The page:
Mendel: Understanding the Relative Attentional Demands of the Dimension of Interface Consistency

Title: Understanding the Relative Attentional Demands of the Dimension of Interface Consistency

Jeremy Mendel

Dissertation Defense
1:00 PM, Wednesday, November 14th, Room 419 Brackett Hall

Dr. Rich Pak (advisor)
Dr. Leo Gugerty (committee member), Dr. Chris Pagano (committee member), and Dr. Joel Greenstein (committee member)

Abstract:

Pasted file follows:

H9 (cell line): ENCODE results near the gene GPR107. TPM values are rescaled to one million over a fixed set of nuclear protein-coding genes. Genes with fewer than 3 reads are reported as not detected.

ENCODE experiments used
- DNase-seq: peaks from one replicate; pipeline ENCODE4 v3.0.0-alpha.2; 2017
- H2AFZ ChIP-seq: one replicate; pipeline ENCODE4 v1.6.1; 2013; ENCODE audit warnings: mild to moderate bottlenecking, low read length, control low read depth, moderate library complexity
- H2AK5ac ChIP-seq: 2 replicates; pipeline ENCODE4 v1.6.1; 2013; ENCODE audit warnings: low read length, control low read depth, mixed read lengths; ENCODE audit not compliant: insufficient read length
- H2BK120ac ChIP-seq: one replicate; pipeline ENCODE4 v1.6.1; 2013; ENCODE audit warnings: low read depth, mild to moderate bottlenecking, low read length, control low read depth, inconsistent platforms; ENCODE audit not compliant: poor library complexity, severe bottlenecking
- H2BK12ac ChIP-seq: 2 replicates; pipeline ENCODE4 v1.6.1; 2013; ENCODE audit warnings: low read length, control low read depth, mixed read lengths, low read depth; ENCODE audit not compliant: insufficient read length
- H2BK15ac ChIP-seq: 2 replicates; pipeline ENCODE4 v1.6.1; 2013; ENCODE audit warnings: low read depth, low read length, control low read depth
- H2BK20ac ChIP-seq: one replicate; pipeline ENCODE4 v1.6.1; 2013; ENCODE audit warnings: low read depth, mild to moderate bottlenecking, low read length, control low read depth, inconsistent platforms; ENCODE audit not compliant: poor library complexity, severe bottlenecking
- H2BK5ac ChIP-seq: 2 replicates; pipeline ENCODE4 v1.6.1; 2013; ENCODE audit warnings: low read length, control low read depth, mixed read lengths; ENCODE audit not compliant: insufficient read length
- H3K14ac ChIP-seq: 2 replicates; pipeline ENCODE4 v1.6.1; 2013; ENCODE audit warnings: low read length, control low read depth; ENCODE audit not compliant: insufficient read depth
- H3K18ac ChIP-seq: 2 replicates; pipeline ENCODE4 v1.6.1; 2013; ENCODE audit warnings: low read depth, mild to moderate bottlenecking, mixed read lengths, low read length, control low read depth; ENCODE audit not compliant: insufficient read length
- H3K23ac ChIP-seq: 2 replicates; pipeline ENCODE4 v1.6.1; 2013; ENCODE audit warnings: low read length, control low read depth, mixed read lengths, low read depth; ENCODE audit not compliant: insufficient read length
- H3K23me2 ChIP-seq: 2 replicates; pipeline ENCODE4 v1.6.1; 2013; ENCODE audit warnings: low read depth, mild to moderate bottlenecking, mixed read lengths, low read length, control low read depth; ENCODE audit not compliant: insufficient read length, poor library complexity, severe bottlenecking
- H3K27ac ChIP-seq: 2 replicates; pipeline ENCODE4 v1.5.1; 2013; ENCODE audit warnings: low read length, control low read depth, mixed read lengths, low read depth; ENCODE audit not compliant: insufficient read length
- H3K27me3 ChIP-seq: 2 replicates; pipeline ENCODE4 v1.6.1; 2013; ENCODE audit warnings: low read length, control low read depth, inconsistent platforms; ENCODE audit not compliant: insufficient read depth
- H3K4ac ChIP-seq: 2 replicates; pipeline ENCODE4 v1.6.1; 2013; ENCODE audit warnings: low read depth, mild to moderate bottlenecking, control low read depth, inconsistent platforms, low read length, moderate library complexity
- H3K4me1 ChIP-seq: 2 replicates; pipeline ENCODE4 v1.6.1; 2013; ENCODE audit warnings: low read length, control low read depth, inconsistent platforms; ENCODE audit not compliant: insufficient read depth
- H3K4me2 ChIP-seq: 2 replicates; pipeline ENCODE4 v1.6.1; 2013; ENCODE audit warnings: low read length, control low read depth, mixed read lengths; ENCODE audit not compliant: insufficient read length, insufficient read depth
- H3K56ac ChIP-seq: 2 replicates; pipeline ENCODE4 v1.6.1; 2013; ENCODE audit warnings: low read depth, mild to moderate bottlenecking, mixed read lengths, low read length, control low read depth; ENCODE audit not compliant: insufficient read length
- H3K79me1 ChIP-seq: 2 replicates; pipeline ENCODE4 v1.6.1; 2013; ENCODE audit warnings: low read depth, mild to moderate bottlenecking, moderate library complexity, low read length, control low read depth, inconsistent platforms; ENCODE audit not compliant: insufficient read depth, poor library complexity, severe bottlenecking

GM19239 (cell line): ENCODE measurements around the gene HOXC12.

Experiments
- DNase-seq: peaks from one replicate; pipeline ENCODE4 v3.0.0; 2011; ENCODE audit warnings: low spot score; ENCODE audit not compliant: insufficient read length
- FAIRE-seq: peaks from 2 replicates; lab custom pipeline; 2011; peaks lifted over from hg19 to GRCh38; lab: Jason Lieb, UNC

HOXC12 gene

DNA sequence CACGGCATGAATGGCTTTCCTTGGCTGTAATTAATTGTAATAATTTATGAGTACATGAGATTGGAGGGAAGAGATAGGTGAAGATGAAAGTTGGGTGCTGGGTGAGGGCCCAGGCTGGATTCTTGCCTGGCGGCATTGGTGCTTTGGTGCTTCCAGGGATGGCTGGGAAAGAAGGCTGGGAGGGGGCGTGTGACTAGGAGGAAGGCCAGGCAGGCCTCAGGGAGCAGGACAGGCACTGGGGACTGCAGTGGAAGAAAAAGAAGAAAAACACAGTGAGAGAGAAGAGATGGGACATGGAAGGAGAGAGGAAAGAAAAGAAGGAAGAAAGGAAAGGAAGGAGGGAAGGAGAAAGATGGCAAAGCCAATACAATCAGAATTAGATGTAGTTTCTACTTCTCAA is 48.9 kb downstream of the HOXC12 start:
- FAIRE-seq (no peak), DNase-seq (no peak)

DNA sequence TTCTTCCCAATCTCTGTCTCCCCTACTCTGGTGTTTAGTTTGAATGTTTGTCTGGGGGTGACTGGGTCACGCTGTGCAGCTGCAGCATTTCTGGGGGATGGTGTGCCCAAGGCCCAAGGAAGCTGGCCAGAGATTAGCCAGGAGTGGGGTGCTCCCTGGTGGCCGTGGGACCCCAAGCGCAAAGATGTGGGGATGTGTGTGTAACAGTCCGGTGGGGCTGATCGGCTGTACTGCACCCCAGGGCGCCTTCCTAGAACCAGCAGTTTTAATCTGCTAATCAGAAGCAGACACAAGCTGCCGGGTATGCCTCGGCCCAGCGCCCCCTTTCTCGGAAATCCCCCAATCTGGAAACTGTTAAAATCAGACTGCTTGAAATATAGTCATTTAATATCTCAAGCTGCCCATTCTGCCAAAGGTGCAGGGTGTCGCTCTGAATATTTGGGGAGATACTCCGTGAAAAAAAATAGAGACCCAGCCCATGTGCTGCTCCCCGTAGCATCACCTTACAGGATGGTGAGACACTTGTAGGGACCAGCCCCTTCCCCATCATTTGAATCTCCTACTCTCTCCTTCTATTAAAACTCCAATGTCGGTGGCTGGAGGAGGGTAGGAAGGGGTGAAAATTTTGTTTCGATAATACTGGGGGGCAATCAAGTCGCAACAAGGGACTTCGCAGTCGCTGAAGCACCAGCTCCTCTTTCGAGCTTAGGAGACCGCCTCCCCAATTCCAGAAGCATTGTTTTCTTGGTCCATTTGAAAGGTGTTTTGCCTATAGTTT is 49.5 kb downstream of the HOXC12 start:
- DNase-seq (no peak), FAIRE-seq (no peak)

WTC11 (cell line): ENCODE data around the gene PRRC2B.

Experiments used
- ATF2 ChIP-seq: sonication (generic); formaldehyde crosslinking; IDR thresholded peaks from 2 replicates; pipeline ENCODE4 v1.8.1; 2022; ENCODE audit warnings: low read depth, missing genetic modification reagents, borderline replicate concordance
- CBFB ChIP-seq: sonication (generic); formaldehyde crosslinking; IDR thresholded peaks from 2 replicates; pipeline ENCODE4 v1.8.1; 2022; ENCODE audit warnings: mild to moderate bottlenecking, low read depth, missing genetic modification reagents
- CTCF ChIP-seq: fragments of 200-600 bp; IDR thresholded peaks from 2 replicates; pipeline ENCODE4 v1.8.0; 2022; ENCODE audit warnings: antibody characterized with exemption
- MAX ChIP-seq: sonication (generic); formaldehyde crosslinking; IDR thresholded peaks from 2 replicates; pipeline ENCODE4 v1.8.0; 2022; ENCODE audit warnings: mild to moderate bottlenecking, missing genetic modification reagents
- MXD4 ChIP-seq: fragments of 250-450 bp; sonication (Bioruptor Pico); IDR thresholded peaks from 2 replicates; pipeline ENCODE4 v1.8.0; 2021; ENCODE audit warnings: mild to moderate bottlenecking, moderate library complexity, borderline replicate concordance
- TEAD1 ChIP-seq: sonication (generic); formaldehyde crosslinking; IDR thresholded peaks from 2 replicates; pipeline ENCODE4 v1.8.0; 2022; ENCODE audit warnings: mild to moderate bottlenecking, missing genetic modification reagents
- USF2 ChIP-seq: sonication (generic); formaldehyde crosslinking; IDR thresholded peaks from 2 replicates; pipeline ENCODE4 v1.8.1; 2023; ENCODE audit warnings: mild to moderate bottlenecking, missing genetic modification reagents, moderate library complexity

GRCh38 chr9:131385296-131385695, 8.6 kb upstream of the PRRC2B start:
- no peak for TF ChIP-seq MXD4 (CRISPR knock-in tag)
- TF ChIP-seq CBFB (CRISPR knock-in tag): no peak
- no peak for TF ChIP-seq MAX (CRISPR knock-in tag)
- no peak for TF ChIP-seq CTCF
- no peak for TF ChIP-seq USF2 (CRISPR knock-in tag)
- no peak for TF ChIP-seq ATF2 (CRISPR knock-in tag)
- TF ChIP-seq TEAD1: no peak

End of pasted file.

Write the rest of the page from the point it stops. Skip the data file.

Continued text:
A consistent interface is thought to be beneficial because it allows users to draw on previous training and experience when operating a new interface. Design guidelines like the eight golden rules of interface design argue that a highly consistent interface improves system usability (Shneiderman, 1987). However, interface consistency is not monolithic; instead it is a complex, multidimensional construct. I refer to the two dimensions of interface consistency as perceptual consistency (the “appearance”) and conceptual consistency (the “functionality”) of an interface. Perceptual consistency considers aspects like interface layout and orientation; conceptual consistency considers how the system operates or responds. I sought to understand how combinations of these dimensions might affect performance and user perceptions of a system. For example, what if a system looks the same but operates differently? Results indicate that both an inconsistent appearance and an inconsistent functionality can hurt performance. Forcing consistency, however, may not be beneficial either. When there was a mismatch between dimensions (i.e., one was consistent and the other inconsistent) performance was worse than that of an entirely inconsistent version. Specifically, participants in the conceptual inconsistency and perceptual consistency condition (operates differently but looks the same) performed worse and reported higher workloads. Designers should encourage interface consistency by making systems that function similarly also share a similar appearance; however, when the systems are functionally disparate (i.e., they do different things) designers should take care to avoid implying similarities where they do not exist.

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